Call it mere laziness or ‘good time management’, my nightly dinners while living in Hong Kong as a young expat had been Instant Doll-brand Ramen.  What could be more convenient than boiling the ramen and cracking an egg with some luncheon meat!

Like I said, my knowledge of ramen does not extend past instant ramen. So I did some googling for ‘Ippudo’s background…

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“Ippudo is a huge ramen restaurant chain established in 1985 with over 60 locations in Japan, New York, Hong Kong, Singapore, Seoul and I noted recently while in Kuala Lumpur, another new overseas branch opening at the end of February 2013 in Pavilion Mall. 

Its founder Shigemi Kawahara was crowned Ramen King in 2005 and holds a place in the Ramen Hall of Fame after winning the championship three times in a row between 1995-1998, on “TV Champion Ramen Chef”, a reputable Japanese television show produced by TV Tokyo.”

I have heard of Ippudo’s Cantonese name (‘Yat Fung Tong’) which literally translates ‘one wind hall’, and this was so-called because “at the time, there were dark clouds over the Kyushu ramen industry, and the founder CEO Kawahara intended to ‘blow wind and revolutionise the era‘”.  Since I was not too interested in food back then, I never made the connection with its English name ‘Ippudo’ until it branched out to Sydney last year.

Since I understand that Ippudo is very popular, Mom and I were at  Ippudo TST at 11:45am before the lunch crowd hits.

As with every Japanese eateries, one is greeted by a chorus of welcome in Japanese.

Some pictures of the interior…

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Enclosed open kitchen, lone diner at the singles bar area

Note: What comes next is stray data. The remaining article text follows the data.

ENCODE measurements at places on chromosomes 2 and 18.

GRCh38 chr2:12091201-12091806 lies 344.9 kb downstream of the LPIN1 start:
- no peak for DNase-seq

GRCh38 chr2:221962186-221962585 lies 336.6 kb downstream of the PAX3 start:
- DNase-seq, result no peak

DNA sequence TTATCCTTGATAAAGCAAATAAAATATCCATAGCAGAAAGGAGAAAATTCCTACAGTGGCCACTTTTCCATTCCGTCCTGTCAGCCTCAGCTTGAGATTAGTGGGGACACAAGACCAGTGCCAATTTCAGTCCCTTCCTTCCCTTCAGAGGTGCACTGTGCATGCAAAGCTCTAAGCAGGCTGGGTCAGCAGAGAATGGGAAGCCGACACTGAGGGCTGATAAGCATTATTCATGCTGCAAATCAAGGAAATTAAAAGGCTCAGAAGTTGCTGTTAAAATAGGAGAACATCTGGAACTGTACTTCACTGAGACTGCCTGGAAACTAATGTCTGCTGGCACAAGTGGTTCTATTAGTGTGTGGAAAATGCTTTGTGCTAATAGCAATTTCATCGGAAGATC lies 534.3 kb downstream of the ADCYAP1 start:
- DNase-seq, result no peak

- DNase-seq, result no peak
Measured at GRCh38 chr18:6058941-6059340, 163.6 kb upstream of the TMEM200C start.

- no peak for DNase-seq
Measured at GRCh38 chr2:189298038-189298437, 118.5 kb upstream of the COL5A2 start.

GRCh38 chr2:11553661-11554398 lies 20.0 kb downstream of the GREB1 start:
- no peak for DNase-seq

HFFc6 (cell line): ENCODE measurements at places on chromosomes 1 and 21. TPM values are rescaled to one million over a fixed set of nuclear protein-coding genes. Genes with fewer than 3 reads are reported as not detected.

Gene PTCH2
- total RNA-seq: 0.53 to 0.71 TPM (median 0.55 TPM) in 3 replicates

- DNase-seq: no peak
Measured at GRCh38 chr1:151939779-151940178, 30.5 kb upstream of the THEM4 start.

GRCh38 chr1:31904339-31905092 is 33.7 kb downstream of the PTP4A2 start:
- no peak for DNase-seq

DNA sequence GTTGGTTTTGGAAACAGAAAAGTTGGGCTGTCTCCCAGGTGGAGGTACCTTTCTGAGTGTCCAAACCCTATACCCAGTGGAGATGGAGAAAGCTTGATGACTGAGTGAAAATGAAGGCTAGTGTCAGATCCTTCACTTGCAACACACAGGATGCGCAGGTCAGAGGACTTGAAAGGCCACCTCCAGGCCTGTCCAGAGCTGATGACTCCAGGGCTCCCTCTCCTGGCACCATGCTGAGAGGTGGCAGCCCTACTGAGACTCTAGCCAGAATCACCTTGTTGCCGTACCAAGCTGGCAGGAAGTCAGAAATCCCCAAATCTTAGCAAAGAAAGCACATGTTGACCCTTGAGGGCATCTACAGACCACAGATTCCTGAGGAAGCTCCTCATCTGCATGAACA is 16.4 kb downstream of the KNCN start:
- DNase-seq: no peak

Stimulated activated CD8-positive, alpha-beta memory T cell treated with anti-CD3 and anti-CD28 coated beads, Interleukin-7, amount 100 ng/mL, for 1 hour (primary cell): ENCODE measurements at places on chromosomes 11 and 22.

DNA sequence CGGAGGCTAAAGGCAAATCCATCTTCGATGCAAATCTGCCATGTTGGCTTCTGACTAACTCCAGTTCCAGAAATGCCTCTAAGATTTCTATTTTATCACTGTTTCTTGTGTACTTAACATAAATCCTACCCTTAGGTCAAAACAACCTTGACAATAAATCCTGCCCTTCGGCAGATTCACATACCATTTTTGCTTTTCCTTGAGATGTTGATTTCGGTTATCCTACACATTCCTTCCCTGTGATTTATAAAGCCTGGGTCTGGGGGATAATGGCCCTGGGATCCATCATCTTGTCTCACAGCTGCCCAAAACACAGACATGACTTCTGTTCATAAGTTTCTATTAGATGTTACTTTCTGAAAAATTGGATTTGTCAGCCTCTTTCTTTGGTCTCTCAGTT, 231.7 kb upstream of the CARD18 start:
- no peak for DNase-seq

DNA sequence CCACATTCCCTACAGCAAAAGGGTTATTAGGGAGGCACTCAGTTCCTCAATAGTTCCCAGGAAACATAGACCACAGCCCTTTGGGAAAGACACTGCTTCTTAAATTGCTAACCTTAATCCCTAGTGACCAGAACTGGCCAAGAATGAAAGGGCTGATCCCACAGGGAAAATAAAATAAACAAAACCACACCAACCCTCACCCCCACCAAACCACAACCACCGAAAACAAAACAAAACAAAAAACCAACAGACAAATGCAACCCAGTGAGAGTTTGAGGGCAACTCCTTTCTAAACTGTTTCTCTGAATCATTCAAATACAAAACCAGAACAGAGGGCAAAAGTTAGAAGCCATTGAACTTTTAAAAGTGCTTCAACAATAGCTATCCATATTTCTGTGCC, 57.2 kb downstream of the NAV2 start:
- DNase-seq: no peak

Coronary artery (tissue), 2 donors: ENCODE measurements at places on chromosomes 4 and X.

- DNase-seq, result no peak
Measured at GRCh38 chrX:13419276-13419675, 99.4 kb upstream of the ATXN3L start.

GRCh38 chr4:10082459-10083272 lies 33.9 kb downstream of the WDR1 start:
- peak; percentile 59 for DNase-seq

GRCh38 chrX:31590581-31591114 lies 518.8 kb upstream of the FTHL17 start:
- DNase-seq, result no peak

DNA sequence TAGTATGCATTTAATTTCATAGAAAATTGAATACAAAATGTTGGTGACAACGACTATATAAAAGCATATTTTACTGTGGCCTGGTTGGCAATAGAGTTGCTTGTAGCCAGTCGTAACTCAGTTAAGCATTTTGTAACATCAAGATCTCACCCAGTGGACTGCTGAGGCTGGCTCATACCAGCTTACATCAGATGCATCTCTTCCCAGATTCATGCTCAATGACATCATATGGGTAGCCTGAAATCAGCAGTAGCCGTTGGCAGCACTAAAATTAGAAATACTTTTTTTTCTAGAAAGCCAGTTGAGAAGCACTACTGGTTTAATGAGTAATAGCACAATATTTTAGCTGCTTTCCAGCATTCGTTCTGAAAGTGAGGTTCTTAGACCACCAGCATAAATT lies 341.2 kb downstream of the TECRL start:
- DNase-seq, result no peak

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Ramen Bowls Wall – 55 bowls from other ramen establishments presented to Ippudo

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History of Ippudo in Manga (Japanese comics)

I ordered the Karaka HK$78 which is the hot spicy ramen. But what came was rather uninspiring noodles half-filled in a  huge bowl.  There were chilli oil and scallions floating on top of the broth. The broth was undrinkable as I suspect it spiked with MSG.  It certainly wasn’t the ’25-year old recipe which requires slow cooking over long hours to achieve a perfect emulsion of oil and liquid, creating a rich and powerful Tonkotsu that enhances the flavour of pork–bone topped with IPPUDO’s secret miso, garlic oil, lean slices of pork, black fungus, soybean sprouts and scallions’, that Ippudo’s literature prided itself to be . It was simply oily, not even hot – tastewise and temperature wise!

Talk about stinginess!  Only 2 pieces of thin pork belly, although I admit them to be tastelessly tender.

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Karaka Ramen

BTW, the waiter will ask for your preference of your noodles – hard or soft.  I asked for hard and boy, were the noodles hard!  There’s no ‘spring’ to it, if it’s an elastic band, it will snap!  Ouch!

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Oodles swimming in oily broth

My mom order The First Surprise in 2013 –  ‘“Tokyo Seafood Tonkotse” HK$88!…A fish broth combining IPPUDO’s homemade signature Tonkotse, gives (sic) you a well-balanced sensation you will truly indulge in. Available only at IPPUDO in Tsim Sha Tsui.”

Well, the eggs looked good… with coargulating yolk.  Not mom’s favourite so to speak…

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Seafood Tonkotse

BBQ Pork Belly Bun HK$28

A rather unenthusiastic looking bun.  This likens to the typical steamed Chinese bun with braised pork belly, except Ippudo’s version has bits of cabbage and a smear of mayo.  A bit too sweet for my liking and the bun was hard!  I can’t envision what the fuss was about – any Chinese restaurant can do better!

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BBQ Pork Belly Bun

Tofu salad HK$48

This is a scrooge of a salad.  It’s as though the creator of the dish knows that the orderer will be sharing, hence, 2 of everything – tomato wedges, brocoli, cabbage and 4 slices of tofu which were topped with sweet, crispy dressing (I can’t detect what I was eating) and seaweed.

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Oh well, with all the shortcomings, Shigemi Kawahara’s philosophy: “To continuously innovate to remain true”,  will no doubt improve Ippudo TST’s standard!